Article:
Tom Burke

Project Title: Frequency Response as a tool to assess damage within bone structure

Student Name: Tom Burke

Supervisor: Dr. John Hession, Dr. Joe Gildea

Funding Body: Strand 3


Vibration analysis has been used by clinicians for decades in an attempt to assess fracture and integrity.  By stimulating the bone and analyzing the response, it is possible to monitor the structures integrity. A range of pathological conditions may also be monitored, from trauma fractures, to diseases of the bone such as osteoporosis, to the integrity of artificial hip-joint prosthesis.

Resonant Frequencies (RF), Frequency Responses (FR) and Modes of Vibration (MOV) of the structure under an excitation allows the investigator to determine a Transfer Function for a given system, in this case, whole Ovine Tibia. This function, describes the mass, stiffness and damping matrices of the structure under given conditions, i.e. boundary, loading etc.  

This study focuses on using these vibration parameters RF, FR and MOV, to determine the structures mechanical properties, namely Bending Rigidity and Structural Stiffness.

Due to the complex geometry and homogeneity of whole bone, it was necessary to develop a standardized method to keep the experiment as controlled as possible and hold boundary conditions constant such as, points of location, point of excitation, and point of received responses.

The vibration experiment consisted of investigating bone resonant frequencies and responses under predetermined load intervals. Loading was carried out using three point bending in accordance with ASTM E4, and ANSI/ASAE S459.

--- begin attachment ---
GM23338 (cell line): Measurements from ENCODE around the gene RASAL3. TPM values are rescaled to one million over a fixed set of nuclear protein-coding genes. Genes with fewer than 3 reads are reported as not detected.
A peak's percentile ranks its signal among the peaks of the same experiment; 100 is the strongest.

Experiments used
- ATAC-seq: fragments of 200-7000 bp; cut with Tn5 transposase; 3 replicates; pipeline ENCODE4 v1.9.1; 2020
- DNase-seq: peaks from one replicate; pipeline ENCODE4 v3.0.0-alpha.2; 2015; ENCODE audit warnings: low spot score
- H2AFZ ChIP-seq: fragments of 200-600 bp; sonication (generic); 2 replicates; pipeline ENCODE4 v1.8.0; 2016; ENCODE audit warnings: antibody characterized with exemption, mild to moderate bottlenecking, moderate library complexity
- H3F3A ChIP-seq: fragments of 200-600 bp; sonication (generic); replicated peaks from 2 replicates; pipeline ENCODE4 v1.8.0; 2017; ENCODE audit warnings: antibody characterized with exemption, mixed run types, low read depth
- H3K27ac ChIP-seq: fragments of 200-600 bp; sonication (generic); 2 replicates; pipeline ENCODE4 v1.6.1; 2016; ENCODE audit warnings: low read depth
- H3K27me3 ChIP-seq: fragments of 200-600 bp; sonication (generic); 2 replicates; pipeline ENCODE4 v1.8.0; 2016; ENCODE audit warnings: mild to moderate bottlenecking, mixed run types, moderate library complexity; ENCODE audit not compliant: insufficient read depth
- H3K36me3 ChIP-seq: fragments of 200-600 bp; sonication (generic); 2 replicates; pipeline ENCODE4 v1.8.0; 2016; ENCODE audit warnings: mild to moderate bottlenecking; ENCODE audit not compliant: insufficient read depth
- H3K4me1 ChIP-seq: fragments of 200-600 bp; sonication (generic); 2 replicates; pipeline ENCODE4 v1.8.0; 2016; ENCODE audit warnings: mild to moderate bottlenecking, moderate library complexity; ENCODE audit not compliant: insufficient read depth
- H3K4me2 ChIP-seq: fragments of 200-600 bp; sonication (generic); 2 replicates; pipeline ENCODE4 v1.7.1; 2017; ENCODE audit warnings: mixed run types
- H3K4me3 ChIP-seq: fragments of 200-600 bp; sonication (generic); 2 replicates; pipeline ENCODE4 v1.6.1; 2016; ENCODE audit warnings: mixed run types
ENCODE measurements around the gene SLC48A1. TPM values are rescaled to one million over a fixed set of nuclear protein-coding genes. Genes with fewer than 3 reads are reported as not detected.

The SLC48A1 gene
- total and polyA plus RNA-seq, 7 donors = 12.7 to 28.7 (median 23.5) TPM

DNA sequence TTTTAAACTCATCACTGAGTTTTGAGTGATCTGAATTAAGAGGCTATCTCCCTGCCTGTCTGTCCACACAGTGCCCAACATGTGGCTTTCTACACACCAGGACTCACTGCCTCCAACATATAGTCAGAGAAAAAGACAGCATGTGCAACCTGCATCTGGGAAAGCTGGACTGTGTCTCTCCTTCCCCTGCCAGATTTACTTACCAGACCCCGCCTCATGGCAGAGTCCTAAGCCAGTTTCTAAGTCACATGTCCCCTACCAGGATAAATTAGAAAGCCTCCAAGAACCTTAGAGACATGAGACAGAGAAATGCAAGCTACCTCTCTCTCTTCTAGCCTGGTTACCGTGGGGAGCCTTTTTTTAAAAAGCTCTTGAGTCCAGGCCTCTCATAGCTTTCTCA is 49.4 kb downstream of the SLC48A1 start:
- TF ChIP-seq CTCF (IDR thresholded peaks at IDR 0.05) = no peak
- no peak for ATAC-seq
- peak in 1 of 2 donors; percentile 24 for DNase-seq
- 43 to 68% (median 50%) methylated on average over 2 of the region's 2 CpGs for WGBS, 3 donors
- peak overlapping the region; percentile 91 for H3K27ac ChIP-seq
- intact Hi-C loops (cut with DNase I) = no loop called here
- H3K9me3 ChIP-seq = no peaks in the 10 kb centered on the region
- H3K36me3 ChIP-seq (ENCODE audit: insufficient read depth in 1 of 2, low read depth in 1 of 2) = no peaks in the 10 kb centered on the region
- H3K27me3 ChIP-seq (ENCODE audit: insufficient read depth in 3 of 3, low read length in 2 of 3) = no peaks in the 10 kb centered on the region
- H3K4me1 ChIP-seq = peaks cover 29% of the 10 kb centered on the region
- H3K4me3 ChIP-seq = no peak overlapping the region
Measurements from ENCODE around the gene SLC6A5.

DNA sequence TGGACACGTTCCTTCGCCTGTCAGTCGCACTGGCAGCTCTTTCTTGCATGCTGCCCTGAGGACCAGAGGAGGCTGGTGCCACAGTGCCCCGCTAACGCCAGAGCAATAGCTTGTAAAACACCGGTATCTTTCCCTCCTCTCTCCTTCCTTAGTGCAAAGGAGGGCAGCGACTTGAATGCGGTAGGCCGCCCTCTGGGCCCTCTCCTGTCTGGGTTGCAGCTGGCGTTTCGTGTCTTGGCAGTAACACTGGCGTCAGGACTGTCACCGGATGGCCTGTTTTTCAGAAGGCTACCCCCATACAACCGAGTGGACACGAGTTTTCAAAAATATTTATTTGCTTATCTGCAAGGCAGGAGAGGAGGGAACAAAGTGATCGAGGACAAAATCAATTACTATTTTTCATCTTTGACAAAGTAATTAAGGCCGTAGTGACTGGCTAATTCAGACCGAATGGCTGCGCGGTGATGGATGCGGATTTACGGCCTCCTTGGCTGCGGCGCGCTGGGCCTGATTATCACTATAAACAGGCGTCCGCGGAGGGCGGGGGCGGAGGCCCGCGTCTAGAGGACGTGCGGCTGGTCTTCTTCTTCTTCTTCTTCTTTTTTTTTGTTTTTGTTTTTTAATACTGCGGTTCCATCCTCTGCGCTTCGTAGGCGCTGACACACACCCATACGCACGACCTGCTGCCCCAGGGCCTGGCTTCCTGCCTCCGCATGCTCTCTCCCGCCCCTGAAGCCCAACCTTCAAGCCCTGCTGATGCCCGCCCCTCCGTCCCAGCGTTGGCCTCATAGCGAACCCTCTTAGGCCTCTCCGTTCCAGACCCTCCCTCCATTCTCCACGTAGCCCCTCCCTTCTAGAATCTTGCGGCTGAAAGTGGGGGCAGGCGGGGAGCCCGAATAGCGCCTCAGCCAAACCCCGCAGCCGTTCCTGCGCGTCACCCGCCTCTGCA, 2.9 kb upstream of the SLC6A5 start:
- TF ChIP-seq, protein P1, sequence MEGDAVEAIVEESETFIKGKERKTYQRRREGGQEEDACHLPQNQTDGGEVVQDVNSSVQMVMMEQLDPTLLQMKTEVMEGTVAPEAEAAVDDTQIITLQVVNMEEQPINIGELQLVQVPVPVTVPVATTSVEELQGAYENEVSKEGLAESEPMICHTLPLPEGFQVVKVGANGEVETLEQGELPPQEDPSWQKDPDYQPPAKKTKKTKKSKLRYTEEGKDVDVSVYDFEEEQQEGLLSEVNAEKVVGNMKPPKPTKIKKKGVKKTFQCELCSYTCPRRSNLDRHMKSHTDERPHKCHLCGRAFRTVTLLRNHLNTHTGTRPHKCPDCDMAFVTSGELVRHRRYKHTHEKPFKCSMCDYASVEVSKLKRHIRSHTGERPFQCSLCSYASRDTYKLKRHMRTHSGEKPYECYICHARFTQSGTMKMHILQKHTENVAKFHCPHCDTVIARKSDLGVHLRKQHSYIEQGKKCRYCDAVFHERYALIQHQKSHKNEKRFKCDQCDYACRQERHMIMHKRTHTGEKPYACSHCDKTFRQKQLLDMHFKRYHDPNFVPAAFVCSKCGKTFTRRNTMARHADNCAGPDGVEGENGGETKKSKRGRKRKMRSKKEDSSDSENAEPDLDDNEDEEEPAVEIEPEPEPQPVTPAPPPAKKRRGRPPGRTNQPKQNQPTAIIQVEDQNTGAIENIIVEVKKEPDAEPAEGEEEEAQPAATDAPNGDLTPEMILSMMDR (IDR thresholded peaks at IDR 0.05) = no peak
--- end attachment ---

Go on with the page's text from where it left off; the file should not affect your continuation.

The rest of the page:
Excitation was applied using a GW Electromechanical Shaker (Gearing & Watson) and a controlled frequency sweep (Stepped Sine) of known amplitude and force. Excitation was applied to the Articular surface of the Medial Malleolus via an Impedance Head and Stinger arrangement, Fig. 1. The Tibia was held in the normal physiological orientation, under Free-Free boundary conditions, using a custom built Jig.

RF, FR and MOV’s were determined using a Single Input Multiple Output analysis (SIMO). A spectrum analyzer was used as both a data acquisition and processing platform (Brϋel & Kjaer). FR was determined from Bode Plots of each excitation sweep, while changes in RF and MOV were determined from peak amplitude responses displayed on a Frequency (Hz) vs. Magnitude (dB) plot.

Publications/Conferences attended:

22nd Jan 2010                16th Annual Conference Bioengineering, Royal Academy of Medicine.

Frequency Response as a tool to assess damage within bone structure.

28th Nov 2009                 10th Annual Multidisciplinary Research Conference.

Frequency Response as a tool to assess damage within bone structure.

30th Jan 2009                 15th Annual Conference Bioengineering, Royal Academy of Medicine.

Modelling of Crack Propagation in bone using Acoustic Emission, Strain Energy & Vibration.

Fig 1: MOV Shift of Structure & Experimental Setup

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